Sustained Virologic Response among Latino Veterans; Does it Represent the Cure of Chronic Hepatitis C Infection?

Joel De Jesús, Paul Nieves-Santiago, Federico Rodríguez-Pérez, Doris H. Toro


Objective: Short-term benefits of achieving sustained virologic response (SVR) to treatment for hepatitis C virus infection (HCV) have been well established. However long-term data on benefits of achieving SVR has just begun to emerge. The purpose of this study was to determine whether SVR truly represents long- term viral eradication in a Latino veteran population and document clinical and biochemical outcomes in this group. Methods: This was a two-phase study, which consisted of a single center retrospective study followed by a cross-sectional analysis which includes a single clinic visit. The first phase of the study consisted of a retrospective record review of all HCV patients treated at the VA Caribbean Healthcare System from 1990 to 2006. Records were reviewed to identify patients who had completed therapy, had documented SVR and at least 12 months of time elapsed since end of therapy. The second phase of the study entailed a single appointment to the gastroenterology research clinics, for blood testing and a short risk factor questionnaire. Results: Sixty four patients were enrolled; mostly males with a mean age at time of enrollment of 54.3 years (range 37-72). One hundred percent of subjects self reported their ethnicity as Hispanic, born in Puerto Rico. Most of our population had HCV genotype 1. Forty seven of 64 (73.4%) patients were naive to therapy while 4 (6.3%) were previously treated. In 13 (20.3%) patients, the prior treatment status could not be clearly established. Regarding therapy used to achieve SVR, 32 (50.0%) patients received interferon (IFN) and ribavarin, 28 (43.8%) peginterferon (PEG) and ribavarin and 4 (6.3%) IFN monotherapy. There was no statistical difference in longterm SVR among these 3 three treatment alternatives. A pre-treatment biopsy specimen was available on 37/64 (57.8%) of our subjects. Marked fibrosis and/or cirrhosis was present in 14/37 (37.8%) subjects who had a pre-treatment biopsy. At the time of the study visit mild elevation of aspartate aminotransferase (AST) was identified only in 5 (7.8%) patients. Alanine aminotransferase (ALT) and bilirubin were normal. Only 3/64 (4.7%) had elevations in alkaline phosphatase. None (0/58) of the patients who presented with normal enzymes had detectable viral load, whereas 20% (1/5) of those with elevated liver function tests had evidence of viremia (p < 0.001). Overall, only 1 (1.6%) patient of our study group had evidence of virological relapse after having achieved SVR, which was documented 30 months after the end of therapy. No identifiable risk factors for re-infection were identified. Conclusion: In conclusion, in this Latino veteran population, achievement of (SVR) is a good predictor of clinical outcomes and long-term (HCV) eradication. Altered liver function tests seems to be the best predictor of relapse and should prompt the clinician to investigate for recurrence. For those that after achieving SVR maintain normal liver enzymes, routine follow up viral load demonstrates to have a very low yield and may not be required.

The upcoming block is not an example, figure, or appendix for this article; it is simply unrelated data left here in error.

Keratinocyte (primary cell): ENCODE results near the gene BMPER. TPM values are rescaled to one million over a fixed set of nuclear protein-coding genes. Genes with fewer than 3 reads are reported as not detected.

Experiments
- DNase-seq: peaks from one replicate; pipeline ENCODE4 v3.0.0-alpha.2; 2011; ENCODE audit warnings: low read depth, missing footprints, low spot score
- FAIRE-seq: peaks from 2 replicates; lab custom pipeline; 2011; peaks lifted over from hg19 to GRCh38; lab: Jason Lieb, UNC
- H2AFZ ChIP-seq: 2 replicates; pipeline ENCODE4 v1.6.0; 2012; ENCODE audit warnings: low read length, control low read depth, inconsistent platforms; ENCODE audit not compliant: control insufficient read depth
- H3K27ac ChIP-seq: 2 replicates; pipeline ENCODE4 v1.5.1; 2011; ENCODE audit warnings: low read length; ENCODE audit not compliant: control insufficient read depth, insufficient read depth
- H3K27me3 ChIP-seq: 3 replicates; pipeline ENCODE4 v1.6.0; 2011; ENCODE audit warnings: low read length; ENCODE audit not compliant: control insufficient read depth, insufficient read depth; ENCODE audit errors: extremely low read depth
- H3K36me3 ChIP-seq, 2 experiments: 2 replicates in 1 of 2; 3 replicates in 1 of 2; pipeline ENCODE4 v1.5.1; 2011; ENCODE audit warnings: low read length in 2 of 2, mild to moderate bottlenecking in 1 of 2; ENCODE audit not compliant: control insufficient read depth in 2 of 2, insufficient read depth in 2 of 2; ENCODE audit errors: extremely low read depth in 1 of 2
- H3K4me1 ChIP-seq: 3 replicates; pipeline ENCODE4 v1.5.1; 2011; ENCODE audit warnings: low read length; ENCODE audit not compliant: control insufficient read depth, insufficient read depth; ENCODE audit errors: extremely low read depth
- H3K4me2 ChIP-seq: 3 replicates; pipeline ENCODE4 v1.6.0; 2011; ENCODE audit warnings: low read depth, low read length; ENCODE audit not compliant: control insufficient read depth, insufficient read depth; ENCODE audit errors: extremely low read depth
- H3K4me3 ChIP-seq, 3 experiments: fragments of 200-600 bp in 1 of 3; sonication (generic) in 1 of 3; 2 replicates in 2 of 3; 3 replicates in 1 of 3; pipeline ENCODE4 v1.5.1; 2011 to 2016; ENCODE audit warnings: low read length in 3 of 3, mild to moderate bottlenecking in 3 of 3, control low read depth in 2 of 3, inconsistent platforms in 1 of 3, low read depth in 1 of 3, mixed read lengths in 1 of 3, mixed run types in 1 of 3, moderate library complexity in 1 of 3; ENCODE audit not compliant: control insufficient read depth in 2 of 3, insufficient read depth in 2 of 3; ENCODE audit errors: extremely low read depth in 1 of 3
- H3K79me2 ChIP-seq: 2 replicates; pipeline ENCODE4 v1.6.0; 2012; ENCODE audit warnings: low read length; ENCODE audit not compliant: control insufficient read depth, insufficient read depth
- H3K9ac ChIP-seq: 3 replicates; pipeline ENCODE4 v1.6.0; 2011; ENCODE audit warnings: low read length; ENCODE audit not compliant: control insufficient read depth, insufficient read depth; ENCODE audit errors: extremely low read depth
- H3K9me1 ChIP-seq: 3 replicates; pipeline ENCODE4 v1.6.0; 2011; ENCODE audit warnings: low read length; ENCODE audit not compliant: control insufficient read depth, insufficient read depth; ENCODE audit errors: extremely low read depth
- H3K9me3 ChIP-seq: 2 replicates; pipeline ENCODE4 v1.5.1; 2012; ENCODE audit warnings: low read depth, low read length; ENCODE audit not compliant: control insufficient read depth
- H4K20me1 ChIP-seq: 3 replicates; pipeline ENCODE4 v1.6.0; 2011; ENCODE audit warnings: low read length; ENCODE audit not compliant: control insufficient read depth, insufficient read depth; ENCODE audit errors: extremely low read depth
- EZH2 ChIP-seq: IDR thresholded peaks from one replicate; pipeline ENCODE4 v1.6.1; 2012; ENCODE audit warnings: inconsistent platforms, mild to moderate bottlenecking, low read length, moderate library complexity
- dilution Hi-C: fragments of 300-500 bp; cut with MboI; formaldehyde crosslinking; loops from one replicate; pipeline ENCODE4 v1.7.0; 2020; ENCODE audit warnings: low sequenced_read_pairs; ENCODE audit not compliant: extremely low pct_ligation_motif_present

Hepatitis C, Chronic; Outcome Assessment; Hispanic Americans

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